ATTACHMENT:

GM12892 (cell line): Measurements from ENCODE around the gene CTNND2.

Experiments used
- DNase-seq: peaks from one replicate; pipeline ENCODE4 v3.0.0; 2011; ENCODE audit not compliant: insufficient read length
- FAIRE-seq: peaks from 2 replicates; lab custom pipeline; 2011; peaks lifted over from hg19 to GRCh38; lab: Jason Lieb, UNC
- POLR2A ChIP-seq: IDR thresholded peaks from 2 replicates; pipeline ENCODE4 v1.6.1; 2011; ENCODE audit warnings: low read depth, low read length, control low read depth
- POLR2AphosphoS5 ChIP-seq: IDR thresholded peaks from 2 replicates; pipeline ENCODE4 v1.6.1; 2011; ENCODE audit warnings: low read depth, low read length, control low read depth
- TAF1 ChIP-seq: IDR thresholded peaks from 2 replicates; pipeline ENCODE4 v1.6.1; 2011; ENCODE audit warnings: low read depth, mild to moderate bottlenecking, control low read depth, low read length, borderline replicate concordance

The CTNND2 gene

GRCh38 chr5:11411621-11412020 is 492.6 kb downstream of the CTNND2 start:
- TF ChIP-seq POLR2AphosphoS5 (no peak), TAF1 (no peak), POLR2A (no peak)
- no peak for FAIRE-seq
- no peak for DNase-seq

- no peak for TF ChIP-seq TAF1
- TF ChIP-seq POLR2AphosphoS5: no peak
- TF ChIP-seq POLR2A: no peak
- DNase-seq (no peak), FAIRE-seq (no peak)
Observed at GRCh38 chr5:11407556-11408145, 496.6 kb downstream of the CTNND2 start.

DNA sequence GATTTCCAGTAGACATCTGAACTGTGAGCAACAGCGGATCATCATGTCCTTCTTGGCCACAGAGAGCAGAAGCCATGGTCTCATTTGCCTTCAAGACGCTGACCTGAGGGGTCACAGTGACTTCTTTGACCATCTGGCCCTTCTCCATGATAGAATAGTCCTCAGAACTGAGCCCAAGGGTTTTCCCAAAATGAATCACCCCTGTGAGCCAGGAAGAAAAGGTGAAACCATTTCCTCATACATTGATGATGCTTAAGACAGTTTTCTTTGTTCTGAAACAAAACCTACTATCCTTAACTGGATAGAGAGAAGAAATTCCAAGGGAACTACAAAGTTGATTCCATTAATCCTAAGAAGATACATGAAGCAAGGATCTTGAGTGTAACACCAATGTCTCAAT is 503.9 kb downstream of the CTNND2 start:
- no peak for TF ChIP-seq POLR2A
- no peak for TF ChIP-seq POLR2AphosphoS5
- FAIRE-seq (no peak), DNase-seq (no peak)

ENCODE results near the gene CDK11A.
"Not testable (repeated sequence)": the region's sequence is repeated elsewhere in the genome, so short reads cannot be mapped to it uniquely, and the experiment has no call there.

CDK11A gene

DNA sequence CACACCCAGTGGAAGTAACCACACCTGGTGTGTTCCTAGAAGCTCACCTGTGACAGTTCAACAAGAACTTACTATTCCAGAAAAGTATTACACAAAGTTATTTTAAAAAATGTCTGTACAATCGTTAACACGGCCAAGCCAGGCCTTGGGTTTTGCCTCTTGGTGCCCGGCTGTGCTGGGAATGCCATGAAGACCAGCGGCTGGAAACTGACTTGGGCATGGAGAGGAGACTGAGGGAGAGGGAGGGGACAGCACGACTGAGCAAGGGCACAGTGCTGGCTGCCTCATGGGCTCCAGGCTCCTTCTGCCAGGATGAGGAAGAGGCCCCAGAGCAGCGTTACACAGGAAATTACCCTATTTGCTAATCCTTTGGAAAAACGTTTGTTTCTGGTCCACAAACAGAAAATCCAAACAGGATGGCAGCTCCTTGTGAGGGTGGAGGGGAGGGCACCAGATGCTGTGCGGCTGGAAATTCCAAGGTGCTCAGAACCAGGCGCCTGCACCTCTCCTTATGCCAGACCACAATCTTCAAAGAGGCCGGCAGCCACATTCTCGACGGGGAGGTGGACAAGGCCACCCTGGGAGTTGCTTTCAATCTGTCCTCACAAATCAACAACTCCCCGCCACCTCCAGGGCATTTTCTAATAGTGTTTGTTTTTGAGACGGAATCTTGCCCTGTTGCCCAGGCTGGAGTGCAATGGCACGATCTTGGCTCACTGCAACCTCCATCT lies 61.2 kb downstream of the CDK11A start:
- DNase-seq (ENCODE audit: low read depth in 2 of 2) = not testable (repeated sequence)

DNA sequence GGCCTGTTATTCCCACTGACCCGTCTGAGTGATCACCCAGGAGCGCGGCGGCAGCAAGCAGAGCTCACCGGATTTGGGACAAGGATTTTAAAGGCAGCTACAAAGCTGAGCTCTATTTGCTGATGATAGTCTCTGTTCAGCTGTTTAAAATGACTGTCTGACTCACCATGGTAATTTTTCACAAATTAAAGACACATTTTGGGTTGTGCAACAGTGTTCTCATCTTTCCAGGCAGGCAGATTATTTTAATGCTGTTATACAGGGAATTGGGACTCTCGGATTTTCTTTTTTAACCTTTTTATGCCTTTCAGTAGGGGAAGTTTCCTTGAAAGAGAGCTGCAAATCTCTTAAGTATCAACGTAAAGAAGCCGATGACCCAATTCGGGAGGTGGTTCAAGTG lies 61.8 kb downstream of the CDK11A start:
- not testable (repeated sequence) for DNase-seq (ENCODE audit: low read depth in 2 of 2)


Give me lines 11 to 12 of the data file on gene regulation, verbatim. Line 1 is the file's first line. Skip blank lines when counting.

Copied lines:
- no peak for FAIRE-seq
- no peak for DNase-seq